Parliament. It was with considerable hesitation that be did so. He understood the personal and political sacrifices he was making ; but his sense of religious duty, and the verdict of his wife, "Go forward, and to victory !" decided him to make the question his own. From that moment a new career was opened not only to him, but to every English statesman. Everybody knows that as time went on, he was more and more deeply engaged in every movement for the social benefit of the masses which could be reconciled with his religious creed. The visions of political ambition which had once elated and tortured him, were dispelled. He refused office again and again, in order-to be "free "upon the questions which he had made his own. His contempt for party leaders and party tactics grew as he saw how they looked upon the real interests of the people of this country only as a means to party ends. Russell, and Peel, and Glad- stone, and Disraeli were alike utterly unsatisfactory to him. The Duke of Wellington and Lord Palmerston were, curiously enough, the only party leaders who had his confidence. He saw, like other independent men of whatever class see, that the alteration of mere political machinery can never bring about the real benefit of the mass of the population. The unpopularity to which Lord Shaftesbury was exposed is that which will be sure to meet any one who is really in earnest for the good of his kind, and proposes practical measures. George Eliot has said that there is nothing our brother can tolerate less easily than our differing from him on his notion of the Infinite ; and Lord Shaftesbury certainly did not shrink from that sort of unpopu- larity. But we doubt whether the unpopularity caused by this sort of difference is so vehement and relentless as is the un- popularity caused by an exposure of our brother's brutality, cruelty, and filth, when they are inextricably mixed up with our brother's worldly interest, and are not condemned by public opinion. The present generation, though it has unrecognised skeletons hidden in its own cupboard, can hardly realise the state in which Lord Shaftesbury found the lunatics, the factory- hands, the colliers, and the chimney-sweeps of this country when he began, one after the other, to try to remedy their wrongs. No amount of quotation for which we could afford room would give an adequate idea of it, nor does even the biography itself, though it gives a very fair indication. To have contended against and overcome these iniquities after long years of mingled indifference and abuse from all those who should have been the guardians of the public interests, including that much-boasted-of " watch-dog of civilisation," the Press, puts a man on a different level of nobility, independence, and clear.sightedness from the rest of his generation.

But in spite of all this, there was much in Lord Shaftesbury's work which to modern eyes must appear absolutely useless, if not ludicrous. Take, for instance, the question of the Jewish Bishopric (in 1841). Lord Shaftesbury goes into the most extravagant of the religious ectasies recorded in the whole book upon the importance of appointing a Protestant Bishop of Jerusalem, in conjunction with the King of Prussia. The idea roused much religious warmth and sectarian discussion. It was a burning question for a considerable time. Lord Shaftes- bury saw in it the fulfilment of prophecy, the nearness of the reign of Christ upon earth, and the consequent Millennium. (Vol. II., p. 477.) But after forty years, most people will endorse the opinion of Cardinal Newman,—" I have never heard of any good or harm that Bishopric has ever done ;" and it is with a sense of weariness, mixed with pathos, that one reads Lord Shaftesbury's rhapsodies about it. There is another thing to be discounted from the usefulness of his work, a thing which he appears to have felt himself. Any one who has had anything to do with" move- ments" or "philanthropy," knows what a vast amount of conscious or unconscious humbug there is about such things. This aspect of the case often appears to have increased Lord Shaftesbury's habitual despondency. Particularly he was very much impressed in his later life with the capacity of English people for enthusiasm, and their insapacity for giving money. There are many allusions to this fact, and to the other fact close akin to it, that a certain circle of people, comparatively a small one, give all the money that is given in this way. There is also a memorandum contesting the stupid self-flattery in which the British nation indulges in this respect through the newspapers.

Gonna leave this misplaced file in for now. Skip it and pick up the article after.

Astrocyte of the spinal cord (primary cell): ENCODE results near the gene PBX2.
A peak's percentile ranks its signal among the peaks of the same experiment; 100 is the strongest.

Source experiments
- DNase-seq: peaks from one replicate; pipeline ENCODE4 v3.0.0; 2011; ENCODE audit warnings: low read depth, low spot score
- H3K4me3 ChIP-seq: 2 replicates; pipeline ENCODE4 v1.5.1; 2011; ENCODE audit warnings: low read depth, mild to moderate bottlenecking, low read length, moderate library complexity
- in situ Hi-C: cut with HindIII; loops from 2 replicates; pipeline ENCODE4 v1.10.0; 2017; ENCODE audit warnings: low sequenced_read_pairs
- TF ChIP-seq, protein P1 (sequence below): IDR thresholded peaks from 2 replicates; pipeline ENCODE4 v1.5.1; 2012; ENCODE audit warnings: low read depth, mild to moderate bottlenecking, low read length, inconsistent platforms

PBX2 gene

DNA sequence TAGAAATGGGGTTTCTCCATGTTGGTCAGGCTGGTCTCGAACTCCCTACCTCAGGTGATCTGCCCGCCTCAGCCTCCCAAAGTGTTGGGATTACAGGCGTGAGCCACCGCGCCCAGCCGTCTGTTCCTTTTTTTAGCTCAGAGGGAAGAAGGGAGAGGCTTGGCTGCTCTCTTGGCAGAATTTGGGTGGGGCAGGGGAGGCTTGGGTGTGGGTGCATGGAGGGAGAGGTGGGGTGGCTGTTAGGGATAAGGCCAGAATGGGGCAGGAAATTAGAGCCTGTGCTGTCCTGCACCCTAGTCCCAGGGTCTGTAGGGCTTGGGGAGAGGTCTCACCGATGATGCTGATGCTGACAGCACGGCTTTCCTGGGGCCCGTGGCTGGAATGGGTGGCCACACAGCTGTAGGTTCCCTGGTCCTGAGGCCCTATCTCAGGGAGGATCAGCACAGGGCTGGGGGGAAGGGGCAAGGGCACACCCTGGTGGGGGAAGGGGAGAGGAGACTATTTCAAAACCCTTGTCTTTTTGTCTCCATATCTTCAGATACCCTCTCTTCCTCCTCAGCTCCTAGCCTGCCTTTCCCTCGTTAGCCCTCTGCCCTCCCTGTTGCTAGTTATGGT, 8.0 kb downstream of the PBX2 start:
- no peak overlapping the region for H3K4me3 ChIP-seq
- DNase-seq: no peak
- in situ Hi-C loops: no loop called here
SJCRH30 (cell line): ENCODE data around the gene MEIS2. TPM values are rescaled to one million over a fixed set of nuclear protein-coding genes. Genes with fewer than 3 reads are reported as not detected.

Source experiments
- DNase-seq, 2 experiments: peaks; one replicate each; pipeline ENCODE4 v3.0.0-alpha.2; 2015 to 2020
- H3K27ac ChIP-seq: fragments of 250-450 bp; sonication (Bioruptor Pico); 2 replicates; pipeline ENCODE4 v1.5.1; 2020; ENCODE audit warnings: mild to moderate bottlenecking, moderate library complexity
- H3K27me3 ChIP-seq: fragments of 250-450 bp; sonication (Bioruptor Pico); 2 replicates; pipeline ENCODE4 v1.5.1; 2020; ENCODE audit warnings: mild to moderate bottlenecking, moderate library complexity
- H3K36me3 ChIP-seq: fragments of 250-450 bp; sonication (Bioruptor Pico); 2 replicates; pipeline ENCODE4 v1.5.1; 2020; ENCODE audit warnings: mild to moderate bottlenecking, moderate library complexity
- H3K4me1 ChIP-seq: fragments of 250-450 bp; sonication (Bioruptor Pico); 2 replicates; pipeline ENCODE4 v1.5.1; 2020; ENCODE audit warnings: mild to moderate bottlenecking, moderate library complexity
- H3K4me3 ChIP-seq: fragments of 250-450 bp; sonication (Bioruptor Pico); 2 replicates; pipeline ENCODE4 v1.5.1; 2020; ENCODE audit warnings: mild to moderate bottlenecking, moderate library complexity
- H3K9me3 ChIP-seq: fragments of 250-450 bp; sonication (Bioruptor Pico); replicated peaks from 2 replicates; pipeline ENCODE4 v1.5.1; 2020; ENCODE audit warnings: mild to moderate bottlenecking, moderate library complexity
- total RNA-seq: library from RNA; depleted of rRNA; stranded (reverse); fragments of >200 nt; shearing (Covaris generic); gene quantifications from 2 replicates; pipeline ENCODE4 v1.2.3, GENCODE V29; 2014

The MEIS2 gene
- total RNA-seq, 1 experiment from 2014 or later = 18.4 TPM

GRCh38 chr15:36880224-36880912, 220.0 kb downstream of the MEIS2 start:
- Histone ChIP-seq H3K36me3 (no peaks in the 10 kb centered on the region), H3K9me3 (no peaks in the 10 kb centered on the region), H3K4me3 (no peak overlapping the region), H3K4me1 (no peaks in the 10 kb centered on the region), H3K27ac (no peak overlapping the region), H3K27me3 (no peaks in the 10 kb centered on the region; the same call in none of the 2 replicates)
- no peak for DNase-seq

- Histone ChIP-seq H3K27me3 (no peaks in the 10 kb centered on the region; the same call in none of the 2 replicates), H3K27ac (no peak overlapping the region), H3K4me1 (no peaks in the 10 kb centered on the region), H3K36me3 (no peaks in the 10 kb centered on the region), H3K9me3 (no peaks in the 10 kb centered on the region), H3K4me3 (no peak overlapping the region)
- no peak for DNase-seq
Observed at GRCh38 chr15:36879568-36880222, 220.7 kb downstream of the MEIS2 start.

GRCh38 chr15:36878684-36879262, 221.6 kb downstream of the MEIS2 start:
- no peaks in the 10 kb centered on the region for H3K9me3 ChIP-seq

Turning to the personal character of the man, we think that the younger generation will be more surprised at Lord Shaftes- bury's width of mind and sense of toleration, justice, and humour, than at the narrowness which he often displayed, and which arose not so much, perhaps, from personal character, as from narrow religions convictions and want of any wide reading or cultivation. He frequently complains that he has never had time to read ; and in this, as in many other ways, he displays more than ordinary self-knowledge. Two instances of his humour we must give. one where he says that Peel "was an iceberg, with a slight thaw on the surface ;" and the other, when he declares that Palmerston did not "know, in theology, Moses from Sidney Smith." He was, on the other band, decidedly morbid and self-conscious. Whether this arose from the Evangelical tendency to be always examining your own inside, or whether it was constitutional, we leave to others to decide. He also had a very strong sense of personal importance, which in many cases, and especially with regard to politics, amounted to vanity. A constant harping on his unpopularity was part of the same feeling. He was less pleased by appreciation than he was rendered miserable by the want of it, though probably only people of discernment recognised in his lifetime a failing which is evident enough from his diary. We confess we do not know of any English politician, living or dead, who was so uniformly upright in his public life as Lord Shaftesbury. He had one single aim,—to do, at whatever personal sacrifice, what he believed to be best for the country at large, and, on the whole, his judgment on politics was exceedingly accurate and far-sighted. But though with Ministers he was not to be influenced by any paltry or indirect consideration, and again and again must have astonished his worldly and more easy-going political allies or opponents, he was not always so free from the influences of popular feeling of a certain sort. He could oppose a Minister or a mob as gallantly as any man ; but he was sometimes swayed to and fro by the opinion of certain sections of society, chiefly the religious one ; and although his mistakes of this kind are not obtruded in the biography, our readers will no doubt recollect more than one instance of this weakness. We may be thought to have underrated rather than to have overrated Lord Shaftesbury's character. Certainly our estimate of him is not so high as that of those foolish persons who afforded the excuse for that irreverence of Mr. Matthew Arnold's for which he will not easily be forgiven. But, on the other hand, our estimate of Lord Shaftesbury is a good deal higher than his own. He was not a great man, in the ordinary sense, but he was a good one ; and the prosperity of a nation depends far more upon men like him than upon great leaders of parties, or on great makers of money.